From that kind of reward association, we can now get an idea of how we get trained to our own reward situations. From that, you can get a  glimpse of how we can get conditioned to act in certain situations, even without a ‘reward’ at the end.

What we are exposed to, we can get used to.  When we get ‘rewarded’ for doing things a certain way, we get habituated — again, conditioned — to responding that certain way. Expectations are set and we grow into responding quickly.

When you are use to the speed of response given by today’s technology, you can get habituated to responding immediately. Pings, pop-up messages, signals… when these register on your radar, you are alerted.

What happens when you are alerted continuously though, is that your brain can become overworked trying to sort out and prioritize all those incoming demands for your attention.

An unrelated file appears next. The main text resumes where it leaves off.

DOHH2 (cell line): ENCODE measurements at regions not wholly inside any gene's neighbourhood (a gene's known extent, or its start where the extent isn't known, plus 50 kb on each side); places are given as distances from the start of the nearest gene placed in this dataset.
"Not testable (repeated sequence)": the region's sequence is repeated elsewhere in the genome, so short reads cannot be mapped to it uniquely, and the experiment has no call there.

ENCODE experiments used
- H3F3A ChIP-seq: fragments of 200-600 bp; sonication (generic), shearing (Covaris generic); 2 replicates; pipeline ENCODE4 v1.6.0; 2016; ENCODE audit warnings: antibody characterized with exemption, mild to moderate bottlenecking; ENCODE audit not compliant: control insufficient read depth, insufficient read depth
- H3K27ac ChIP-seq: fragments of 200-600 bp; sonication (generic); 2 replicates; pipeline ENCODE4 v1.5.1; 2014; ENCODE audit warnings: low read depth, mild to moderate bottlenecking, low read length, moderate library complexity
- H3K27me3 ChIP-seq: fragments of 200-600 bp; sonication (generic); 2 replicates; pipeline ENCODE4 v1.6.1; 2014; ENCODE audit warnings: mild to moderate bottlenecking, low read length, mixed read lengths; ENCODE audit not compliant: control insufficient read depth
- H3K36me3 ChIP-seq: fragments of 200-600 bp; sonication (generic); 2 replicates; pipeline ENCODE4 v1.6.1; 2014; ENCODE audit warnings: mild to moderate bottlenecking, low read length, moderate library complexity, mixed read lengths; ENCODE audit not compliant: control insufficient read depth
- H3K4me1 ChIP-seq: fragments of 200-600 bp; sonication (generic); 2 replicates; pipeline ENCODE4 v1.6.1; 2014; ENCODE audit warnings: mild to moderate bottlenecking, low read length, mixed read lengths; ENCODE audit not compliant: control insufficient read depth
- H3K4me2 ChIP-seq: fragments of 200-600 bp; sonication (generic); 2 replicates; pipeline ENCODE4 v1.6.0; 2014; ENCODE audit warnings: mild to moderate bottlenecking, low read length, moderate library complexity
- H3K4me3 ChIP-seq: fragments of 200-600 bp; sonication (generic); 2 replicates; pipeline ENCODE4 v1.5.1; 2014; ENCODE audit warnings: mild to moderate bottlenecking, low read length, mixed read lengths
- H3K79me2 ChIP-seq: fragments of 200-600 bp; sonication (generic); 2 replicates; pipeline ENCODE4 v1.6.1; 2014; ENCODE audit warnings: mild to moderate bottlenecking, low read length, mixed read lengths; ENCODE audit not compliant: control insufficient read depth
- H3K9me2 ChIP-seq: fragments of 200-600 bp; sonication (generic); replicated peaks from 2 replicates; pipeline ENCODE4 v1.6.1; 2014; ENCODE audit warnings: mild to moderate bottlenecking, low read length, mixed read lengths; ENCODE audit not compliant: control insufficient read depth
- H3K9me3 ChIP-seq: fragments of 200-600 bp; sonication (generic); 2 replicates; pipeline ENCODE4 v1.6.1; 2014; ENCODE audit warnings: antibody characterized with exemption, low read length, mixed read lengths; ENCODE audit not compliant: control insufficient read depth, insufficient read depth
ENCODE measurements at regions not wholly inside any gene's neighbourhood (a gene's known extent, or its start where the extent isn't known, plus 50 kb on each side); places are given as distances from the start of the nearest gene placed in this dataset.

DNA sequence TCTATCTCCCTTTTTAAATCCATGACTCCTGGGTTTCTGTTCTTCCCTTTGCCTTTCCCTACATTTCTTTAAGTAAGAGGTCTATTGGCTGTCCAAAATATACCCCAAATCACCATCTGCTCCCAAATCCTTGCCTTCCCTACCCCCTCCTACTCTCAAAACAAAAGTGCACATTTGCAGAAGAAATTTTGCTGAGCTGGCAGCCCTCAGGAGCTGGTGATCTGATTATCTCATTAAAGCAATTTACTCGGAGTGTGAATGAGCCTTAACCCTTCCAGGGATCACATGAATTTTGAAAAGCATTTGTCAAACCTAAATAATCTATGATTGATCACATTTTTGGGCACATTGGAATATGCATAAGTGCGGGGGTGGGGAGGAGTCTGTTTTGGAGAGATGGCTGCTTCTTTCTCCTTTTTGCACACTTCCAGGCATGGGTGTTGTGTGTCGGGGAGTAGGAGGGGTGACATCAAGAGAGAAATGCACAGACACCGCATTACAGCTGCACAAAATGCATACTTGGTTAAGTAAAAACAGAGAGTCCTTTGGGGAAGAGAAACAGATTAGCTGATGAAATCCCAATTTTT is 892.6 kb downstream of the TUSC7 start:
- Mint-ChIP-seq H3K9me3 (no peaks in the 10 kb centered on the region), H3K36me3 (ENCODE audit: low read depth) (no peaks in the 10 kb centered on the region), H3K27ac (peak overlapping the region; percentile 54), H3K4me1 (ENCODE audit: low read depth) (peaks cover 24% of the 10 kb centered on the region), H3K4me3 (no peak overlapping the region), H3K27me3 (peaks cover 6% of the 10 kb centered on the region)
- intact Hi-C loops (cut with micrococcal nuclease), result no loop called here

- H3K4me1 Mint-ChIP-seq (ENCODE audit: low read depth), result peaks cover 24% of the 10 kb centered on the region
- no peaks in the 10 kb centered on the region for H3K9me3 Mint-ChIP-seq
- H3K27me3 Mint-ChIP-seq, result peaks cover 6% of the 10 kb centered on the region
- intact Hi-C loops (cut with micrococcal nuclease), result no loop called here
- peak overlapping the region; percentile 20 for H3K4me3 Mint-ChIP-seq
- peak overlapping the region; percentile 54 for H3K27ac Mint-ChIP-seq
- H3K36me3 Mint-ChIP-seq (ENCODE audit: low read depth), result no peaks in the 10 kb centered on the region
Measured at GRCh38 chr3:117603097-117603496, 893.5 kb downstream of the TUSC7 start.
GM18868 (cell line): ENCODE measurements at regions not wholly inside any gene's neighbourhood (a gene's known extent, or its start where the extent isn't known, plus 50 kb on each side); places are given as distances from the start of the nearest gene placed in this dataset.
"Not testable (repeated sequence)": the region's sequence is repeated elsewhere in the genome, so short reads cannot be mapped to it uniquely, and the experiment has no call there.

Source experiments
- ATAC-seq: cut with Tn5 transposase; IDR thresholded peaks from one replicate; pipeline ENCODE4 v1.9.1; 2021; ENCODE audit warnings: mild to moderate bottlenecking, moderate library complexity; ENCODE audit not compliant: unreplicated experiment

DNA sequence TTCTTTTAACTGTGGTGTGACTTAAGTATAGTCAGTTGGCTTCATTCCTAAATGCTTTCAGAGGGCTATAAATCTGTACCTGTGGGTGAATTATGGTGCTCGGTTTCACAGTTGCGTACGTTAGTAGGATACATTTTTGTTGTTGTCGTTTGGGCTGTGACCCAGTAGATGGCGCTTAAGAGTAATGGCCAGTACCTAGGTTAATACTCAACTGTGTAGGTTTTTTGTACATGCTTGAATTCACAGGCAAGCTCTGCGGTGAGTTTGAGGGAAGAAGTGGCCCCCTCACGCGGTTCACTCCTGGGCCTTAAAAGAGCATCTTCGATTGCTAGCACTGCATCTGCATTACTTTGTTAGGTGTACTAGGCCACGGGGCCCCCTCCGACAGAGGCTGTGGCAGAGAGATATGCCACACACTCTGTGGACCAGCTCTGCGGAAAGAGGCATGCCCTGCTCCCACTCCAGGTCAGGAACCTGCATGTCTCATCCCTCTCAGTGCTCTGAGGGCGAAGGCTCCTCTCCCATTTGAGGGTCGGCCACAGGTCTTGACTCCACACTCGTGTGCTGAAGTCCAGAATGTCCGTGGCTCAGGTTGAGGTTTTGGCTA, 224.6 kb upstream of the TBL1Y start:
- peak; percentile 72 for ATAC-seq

We can set certain rules and filters in email, of course. That’s what they’re there for.  We can set up voice mail as well. But these strategies are external, and don’t really touch on the internal and mental toll it takes to recognize, prioritize and respond to all these demands on our time.

  • Haven’t you ever felt a sinking feeling in your stomach when you see the total number of unread emails in your inbox and the priority folders in it? Or see the number of messages blinking for attention  on your answering machine?

When you are habituated to compulsive update checking or responding, your brain’s internal alert systems are overworked. Focus is affected because the stimulus –pings, dings, pop-ups, rings— can keep coming and while you consciously try to keep you mind on the thing in front of you, your brain can’t help but keep registering the pings on your radar.